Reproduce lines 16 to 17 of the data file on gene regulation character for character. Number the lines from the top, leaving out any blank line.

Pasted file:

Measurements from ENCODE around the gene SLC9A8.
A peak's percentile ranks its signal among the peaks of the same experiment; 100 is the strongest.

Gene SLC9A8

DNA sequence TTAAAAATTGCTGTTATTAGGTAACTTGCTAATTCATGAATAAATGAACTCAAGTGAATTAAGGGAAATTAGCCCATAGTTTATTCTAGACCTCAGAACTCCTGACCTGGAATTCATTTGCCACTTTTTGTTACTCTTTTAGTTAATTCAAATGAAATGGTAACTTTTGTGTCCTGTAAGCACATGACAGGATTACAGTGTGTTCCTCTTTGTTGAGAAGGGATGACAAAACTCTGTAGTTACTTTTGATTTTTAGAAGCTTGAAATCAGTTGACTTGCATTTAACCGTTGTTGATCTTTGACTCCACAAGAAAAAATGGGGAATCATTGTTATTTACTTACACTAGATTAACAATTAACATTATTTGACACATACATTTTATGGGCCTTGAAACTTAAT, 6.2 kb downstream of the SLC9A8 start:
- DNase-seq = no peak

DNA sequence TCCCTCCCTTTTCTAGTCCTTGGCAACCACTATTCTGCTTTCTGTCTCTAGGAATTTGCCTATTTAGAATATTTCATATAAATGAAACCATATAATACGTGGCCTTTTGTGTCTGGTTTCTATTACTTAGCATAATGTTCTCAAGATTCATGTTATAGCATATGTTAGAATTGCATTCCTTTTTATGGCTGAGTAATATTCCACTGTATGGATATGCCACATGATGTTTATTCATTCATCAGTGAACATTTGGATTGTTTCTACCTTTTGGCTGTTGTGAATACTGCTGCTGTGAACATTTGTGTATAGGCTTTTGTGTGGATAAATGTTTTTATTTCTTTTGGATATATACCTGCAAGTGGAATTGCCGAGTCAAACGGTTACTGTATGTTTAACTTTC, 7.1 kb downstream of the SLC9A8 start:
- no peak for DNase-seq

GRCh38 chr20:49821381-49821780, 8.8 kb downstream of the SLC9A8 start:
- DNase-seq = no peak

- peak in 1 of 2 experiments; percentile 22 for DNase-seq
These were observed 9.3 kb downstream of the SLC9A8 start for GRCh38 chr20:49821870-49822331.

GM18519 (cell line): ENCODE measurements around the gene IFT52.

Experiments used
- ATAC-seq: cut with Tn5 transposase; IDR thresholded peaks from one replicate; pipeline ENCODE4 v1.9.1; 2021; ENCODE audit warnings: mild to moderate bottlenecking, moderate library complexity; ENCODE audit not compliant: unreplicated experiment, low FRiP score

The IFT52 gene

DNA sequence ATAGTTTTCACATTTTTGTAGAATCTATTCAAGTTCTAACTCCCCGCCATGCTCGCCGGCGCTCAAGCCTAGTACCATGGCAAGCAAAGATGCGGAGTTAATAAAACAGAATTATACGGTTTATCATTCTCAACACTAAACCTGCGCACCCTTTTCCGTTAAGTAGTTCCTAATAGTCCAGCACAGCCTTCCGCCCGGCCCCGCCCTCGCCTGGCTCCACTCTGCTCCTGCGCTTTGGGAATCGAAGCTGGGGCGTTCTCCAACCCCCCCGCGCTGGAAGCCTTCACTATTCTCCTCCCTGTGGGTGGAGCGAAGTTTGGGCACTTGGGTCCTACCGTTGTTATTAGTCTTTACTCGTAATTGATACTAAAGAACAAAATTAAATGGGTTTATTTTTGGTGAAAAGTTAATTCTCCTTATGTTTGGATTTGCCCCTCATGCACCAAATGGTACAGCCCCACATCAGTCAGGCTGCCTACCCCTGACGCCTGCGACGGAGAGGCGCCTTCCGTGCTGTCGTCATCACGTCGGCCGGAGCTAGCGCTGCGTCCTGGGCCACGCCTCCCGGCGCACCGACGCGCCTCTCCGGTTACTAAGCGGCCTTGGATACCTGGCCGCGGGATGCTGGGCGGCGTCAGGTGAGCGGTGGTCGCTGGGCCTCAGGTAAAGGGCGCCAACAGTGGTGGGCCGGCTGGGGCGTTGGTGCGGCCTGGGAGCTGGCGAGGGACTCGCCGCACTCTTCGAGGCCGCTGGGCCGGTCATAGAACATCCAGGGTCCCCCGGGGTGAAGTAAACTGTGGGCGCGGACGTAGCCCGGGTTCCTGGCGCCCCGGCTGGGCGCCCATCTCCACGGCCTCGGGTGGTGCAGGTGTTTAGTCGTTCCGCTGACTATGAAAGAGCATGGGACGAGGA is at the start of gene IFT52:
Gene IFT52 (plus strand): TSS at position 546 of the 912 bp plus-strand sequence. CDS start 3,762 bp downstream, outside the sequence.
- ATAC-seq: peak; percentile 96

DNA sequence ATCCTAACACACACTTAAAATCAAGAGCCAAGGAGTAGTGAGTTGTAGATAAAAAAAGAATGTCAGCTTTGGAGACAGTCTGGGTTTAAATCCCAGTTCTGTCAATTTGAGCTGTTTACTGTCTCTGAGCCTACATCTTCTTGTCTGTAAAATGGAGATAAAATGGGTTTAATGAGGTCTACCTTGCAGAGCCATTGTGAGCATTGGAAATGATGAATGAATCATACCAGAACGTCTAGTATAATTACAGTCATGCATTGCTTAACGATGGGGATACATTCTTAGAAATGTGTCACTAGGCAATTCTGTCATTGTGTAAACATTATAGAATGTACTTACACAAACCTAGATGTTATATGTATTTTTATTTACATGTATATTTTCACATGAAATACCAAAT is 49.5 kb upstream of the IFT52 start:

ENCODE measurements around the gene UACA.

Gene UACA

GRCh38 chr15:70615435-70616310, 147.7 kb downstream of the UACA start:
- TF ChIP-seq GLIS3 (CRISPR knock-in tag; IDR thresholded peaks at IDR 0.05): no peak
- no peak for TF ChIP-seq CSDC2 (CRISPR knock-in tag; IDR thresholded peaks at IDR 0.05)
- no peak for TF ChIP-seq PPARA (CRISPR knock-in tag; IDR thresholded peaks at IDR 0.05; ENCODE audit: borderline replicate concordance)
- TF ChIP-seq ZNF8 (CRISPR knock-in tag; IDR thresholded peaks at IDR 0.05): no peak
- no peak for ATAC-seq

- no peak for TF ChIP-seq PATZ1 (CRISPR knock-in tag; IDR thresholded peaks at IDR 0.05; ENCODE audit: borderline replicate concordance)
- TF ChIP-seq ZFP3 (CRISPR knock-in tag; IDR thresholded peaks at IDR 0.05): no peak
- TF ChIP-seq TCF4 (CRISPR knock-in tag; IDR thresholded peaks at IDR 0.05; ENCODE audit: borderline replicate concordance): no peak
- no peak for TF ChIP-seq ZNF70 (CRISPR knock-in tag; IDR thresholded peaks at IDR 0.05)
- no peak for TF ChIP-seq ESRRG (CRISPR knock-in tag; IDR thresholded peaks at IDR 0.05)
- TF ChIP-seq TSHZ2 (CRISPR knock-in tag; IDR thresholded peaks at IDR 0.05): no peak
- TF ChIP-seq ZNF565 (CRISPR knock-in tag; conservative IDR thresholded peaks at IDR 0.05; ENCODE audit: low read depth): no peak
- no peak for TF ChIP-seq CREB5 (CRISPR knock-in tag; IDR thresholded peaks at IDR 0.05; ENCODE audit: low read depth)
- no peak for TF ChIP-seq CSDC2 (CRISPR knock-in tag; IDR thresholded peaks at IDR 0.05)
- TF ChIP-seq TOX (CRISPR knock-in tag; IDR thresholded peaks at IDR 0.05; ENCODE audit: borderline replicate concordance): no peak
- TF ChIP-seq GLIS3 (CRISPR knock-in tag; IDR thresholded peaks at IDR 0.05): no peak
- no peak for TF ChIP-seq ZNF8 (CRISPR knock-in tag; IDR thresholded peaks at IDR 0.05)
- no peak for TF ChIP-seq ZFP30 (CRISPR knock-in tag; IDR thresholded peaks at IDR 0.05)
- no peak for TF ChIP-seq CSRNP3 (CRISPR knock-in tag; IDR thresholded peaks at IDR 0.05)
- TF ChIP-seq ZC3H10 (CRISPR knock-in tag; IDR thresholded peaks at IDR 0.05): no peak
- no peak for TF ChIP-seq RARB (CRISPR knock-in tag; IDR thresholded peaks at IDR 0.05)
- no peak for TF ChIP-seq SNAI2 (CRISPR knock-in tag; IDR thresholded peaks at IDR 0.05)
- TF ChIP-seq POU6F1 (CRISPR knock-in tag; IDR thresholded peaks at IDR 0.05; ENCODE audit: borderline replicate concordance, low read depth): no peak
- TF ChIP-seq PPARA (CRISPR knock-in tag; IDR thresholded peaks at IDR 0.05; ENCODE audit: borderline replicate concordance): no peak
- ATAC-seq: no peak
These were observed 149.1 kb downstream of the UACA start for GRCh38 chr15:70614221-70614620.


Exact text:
DNA sequence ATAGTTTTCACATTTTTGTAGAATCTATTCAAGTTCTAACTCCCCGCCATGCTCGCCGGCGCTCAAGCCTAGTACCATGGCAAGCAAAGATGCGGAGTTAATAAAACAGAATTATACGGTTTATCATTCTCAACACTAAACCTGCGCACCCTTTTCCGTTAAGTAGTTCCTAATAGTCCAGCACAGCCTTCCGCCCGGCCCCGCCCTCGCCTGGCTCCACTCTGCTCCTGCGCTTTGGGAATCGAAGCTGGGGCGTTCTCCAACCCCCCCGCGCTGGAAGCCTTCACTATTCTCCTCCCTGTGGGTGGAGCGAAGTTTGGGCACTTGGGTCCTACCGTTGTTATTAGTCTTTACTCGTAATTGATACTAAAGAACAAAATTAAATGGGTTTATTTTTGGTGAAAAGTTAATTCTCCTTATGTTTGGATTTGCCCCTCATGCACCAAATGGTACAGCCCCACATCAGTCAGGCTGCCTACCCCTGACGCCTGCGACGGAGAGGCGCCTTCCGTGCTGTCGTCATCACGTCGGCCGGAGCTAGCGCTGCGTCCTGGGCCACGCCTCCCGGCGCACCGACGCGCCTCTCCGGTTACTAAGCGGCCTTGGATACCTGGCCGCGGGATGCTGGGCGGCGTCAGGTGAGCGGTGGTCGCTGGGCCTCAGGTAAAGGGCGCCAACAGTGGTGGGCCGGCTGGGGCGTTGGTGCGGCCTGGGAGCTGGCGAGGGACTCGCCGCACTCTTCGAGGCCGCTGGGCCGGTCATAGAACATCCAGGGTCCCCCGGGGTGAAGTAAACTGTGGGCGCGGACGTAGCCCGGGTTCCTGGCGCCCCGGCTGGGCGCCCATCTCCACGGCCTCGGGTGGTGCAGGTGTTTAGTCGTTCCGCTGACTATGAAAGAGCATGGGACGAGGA is at the start of gene IFT52:
Gene IFT52 (plus strand): TSS at position 546 of the 912 bp plus-strand sequence. CDS start 3,762 bp downstream, outside the sequence.